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The media feature describes the actual width of the output device, such as the entire screen width or the page sheet width.

On all mobile browsers, the device-width media query uses the value of screen.width. Originally, that property held the width of the screen in device pixels, but on an increasing number of mobile browser it instead holds the width of the ideal viewport (the one that you get when you use the meta viewport tag). Unfortunately it’s impossible to tell which value is returned without resorting to a browser detect.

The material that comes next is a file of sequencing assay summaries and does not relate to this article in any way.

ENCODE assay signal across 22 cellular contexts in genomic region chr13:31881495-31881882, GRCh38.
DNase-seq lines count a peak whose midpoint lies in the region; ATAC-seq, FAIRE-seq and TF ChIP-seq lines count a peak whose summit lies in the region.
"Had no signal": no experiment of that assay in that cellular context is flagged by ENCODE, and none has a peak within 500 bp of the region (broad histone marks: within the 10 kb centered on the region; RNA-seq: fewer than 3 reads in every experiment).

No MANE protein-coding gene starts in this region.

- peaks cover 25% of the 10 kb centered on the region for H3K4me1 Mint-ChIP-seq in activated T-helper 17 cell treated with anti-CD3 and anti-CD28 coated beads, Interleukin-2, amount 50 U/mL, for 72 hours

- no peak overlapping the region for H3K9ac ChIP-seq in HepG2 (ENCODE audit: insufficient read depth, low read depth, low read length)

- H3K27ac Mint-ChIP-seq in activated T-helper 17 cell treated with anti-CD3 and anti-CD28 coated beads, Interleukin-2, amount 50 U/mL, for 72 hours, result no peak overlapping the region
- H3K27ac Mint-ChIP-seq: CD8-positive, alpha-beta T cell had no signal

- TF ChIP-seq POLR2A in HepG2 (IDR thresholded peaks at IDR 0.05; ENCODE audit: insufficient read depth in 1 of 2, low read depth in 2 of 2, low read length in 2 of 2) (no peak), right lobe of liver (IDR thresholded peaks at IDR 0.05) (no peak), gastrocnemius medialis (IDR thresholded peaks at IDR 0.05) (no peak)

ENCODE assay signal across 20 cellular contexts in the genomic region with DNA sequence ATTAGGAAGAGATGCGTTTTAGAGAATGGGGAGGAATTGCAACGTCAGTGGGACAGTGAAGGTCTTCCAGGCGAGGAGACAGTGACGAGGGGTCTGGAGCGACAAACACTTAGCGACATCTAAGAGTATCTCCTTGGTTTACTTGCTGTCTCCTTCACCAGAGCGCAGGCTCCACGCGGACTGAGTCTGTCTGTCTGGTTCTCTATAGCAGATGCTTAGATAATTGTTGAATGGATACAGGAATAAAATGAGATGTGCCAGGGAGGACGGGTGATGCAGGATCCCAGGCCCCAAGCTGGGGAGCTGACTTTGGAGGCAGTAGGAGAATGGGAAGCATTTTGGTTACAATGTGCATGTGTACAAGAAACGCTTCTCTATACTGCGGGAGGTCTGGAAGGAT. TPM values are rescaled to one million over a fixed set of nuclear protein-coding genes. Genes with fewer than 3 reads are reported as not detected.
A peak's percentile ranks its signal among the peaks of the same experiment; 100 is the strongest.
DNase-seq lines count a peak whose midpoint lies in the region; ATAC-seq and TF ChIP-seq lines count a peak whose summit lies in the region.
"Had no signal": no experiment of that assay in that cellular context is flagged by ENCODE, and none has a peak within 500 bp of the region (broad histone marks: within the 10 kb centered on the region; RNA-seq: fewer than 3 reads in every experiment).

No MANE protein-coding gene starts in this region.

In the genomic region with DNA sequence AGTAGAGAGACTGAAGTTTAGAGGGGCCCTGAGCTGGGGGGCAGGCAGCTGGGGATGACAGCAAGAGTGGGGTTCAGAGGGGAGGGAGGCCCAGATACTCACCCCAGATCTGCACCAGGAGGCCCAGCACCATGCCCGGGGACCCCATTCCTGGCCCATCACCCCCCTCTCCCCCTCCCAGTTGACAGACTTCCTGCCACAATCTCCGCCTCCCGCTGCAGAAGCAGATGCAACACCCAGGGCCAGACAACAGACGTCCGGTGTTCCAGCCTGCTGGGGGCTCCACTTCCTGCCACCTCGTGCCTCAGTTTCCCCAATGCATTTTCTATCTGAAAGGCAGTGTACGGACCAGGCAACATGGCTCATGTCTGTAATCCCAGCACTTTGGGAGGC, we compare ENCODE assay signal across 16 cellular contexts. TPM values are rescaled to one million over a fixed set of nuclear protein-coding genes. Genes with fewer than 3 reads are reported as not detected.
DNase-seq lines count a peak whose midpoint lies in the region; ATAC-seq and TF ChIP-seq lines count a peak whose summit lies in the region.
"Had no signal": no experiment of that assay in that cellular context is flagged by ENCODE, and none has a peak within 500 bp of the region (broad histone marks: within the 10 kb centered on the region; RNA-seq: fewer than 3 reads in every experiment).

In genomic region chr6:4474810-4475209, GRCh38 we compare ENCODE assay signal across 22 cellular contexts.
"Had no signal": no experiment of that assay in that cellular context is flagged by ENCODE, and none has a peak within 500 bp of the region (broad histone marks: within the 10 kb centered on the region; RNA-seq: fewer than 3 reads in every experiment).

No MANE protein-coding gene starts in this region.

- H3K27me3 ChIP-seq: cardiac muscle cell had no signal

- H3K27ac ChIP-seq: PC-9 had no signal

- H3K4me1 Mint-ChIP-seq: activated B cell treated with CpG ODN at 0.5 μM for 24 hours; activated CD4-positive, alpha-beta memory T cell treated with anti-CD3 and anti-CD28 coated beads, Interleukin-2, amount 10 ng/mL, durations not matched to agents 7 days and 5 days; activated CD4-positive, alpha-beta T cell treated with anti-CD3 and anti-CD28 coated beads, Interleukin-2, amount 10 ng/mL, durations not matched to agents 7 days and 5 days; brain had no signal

Since screen.width and the device-width media query are unreliable on mobile browsers they should not be used for responsive design purposes. Use width instead.


  • device-width: <length>
  • min-device-width: <length>
  • max-device-width: <length>



Value for the width of the device must be a length value and can not be negative.


The first media query describes a device that has a screen width of exactly 320 pixels.

The second example describes all screen devices with a screen width of 1024 pixels and higher. Note: The width of the browser does not matter in this case. Therefore you would have to use mediaqueries: width.

The third media query describes all devices with a screen width not wider than 1023 pixels.

@media screen and ( device-width: 320px ) { … }

@media screen and ( min-device-width: 1024px ) { … }

@media screen and ( max-device-width: 1023px ) { … }

Related specifications

Media Queries Level 4
Working Draft
Media Queries